Between November 2002 and September 2003, a 4 d DR (covering four non-consecutive days), a DHQ (150-item semi-quantitative questionnaire) and a BDHQ (fifty-eight-item fixed-portion-type questionnaire) were completed four times (once per season) at 3-month intervals.
Three areas in Japan: Osaka, Nagano and Tottori.
Ninety-two Japanese women aged 31–69 years and ninety-two Japanese men aged 32–76 years.
Median food group intakes were estimated well for approximately half of the food groups. No statistically significant differences were noted between a 16 d DR and the first DHQ (DHQ1) or between the DR and the first BDHQ (BDHQ1) in fifteen (44 %) and fifteen (52 %) food items for women and in fourteen (41 %) and sixteen (55 %) food items for men, respectively, indicating that both questionnaires estimated median values reasonably well. Median Spearman's correlation coefficients with the DR were 0·43 (range: −0·09 to 0·77) for DHQ1 and 0·44 (range: 0·14 to 0·82) for BDHQ1 in women, with respective values of 0·44 (range: 0·08 to 0·87) and 0·48 (range: 0·22 to 0·83) in men, indicating reasonable ranking ability. Similar results were observed for mean values of the four DHQ and BDHQ.
In terms of food intake estimates, both the DHQ and the BDHQ showed reasonable validity.
Although dietary pattern approaches derived from dietary assessment questionnaires are widely used, only a few studies in Western countries have reported the validity of this approach. We examined the relative validity of dietary patterns derived from a self-administered diet history questionnaire (DHQ) among Japanese adults.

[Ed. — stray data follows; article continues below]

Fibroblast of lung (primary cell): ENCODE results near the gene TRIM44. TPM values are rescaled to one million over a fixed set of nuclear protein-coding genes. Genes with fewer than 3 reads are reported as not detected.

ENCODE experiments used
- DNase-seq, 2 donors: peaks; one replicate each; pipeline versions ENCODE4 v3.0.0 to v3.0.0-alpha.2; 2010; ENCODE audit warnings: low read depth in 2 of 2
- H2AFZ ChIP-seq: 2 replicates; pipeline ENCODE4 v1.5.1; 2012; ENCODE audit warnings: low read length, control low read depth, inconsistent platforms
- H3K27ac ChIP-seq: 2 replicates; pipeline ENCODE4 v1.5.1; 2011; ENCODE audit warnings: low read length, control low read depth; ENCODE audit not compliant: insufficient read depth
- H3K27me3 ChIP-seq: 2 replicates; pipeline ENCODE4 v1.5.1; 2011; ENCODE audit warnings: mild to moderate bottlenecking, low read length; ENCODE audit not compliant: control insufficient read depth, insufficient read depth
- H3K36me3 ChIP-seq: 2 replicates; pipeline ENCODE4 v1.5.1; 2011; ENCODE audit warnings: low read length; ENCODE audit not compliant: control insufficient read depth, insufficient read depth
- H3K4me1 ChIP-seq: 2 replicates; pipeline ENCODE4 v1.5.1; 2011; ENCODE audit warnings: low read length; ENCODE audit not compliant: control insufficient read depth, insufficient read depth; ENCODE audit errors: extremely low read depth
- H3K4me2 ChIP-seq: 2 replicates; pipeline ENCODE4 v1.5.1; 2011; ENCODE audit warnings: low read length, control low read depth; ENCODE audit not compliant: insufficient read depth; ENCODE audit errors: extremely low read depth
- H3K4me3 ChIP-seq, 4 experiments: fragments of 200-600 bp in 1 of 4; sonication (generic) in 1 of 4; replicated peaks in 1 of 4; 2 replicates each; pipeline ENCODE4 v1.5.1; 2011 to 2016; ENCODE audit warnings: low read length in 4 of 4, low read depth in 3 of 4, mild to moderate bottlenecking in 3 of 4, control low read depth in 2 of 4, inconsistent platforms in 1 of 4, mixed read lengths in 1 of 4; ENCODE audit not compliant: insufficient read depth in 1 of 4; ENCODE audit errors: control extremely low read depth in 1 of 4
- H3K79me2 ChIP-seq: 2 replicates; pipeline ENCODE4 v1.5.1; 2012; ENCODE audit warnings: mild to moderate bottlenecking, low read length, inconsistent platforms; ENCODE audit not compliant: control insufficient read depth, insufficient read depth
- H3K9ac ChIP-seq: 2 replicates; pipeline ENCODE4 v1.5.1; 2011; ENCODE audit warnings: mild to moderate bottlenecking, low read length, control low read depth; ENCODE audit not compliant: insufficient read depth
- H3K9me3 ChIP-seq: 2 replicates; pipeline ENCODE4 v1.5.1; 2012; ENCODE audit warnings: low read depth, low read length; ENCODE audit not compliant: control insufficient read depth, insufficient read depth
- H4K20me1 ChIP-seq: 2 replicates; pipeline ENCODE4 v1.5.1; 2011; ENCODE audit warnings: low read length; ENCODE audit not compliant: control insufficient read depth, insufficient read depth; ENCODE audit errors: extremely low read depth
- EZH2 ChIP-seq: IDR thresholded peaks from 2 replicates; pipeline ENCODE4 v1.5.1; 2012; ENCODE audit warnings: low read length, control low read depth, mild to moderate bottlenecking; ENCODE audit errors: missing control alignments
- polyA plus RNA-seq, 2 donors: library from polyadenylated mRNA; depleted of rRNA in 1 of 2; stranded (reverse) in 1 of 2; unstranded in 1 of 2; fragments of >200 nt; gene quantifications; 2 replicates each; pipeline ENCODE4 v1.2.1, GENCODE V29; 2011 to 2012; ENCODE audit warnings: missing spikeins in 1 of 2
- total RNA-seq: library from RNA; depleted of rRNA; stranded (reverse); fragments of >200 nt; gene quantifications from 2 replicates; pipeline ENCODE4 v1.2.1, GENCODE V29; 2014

The DHQ, assessing diet during the preceding month, and 4 d dietary records (DR) were collected in each season over one year. To derive dietary patterns, 145 food items in the DHQ and 1259 in the DR were classified into thirty-three predefined food groups, and entered into a factor analysis.
Three areas in Japan; Osaka (urban), Nagano (rural inland) and Tottori (rural coastal).
A total of ninety-two Japanese women and ninety-two Japanese men aged 31–76 years.
We identified three dietary patterns (‘healthy’, ‘Western’ and ‘Japanese traditional’) in women and two (‘healthy’ and ‘Western’) in men, which showed a relatively similar direction and magnitude of factor loadings of food groups across the first and mean of four DHQ (DHQ1 and mDHQ, respectively) and 16 d DR. The Pearson correlation coefficients between DHQ1 and 16 d DR for the healthy, Western and Japanese traditional patterns in women were 0·57, 0·36 and 0·44, and for the healthy and Western patterns in men were 0·62 and 0·56, respectively. When mDHQ was examined, the correlation coefficients improved for women (0·45–0·69).
Dietary patterns derived from the DHQ could be used for epidemiological studies as surrogates of those derived from DR.
Previous studies in Western populations have linked caffeine intake with health status. While detailed dietary assessment studies in these populations have shown that the main contributors to caffeine intake are coffee and tea, the wide consumption of Japanese and Chinese teas in Japan suggests that sources of intake in Japan may differ from those in Western populations. Among these teas, moreover, caffeine content varies widely among the different forms consumed (brewed, canned or bottled), suggesting the need for detailed dietary assessment in estimating intake in Japanese populations. Here, because a caffeine composition database or data obtained from detailed dietary assessment have not been available, we developed a database for caffeine content in Japanese foods and beverages, and then used it to estimate intake in a Japanese population.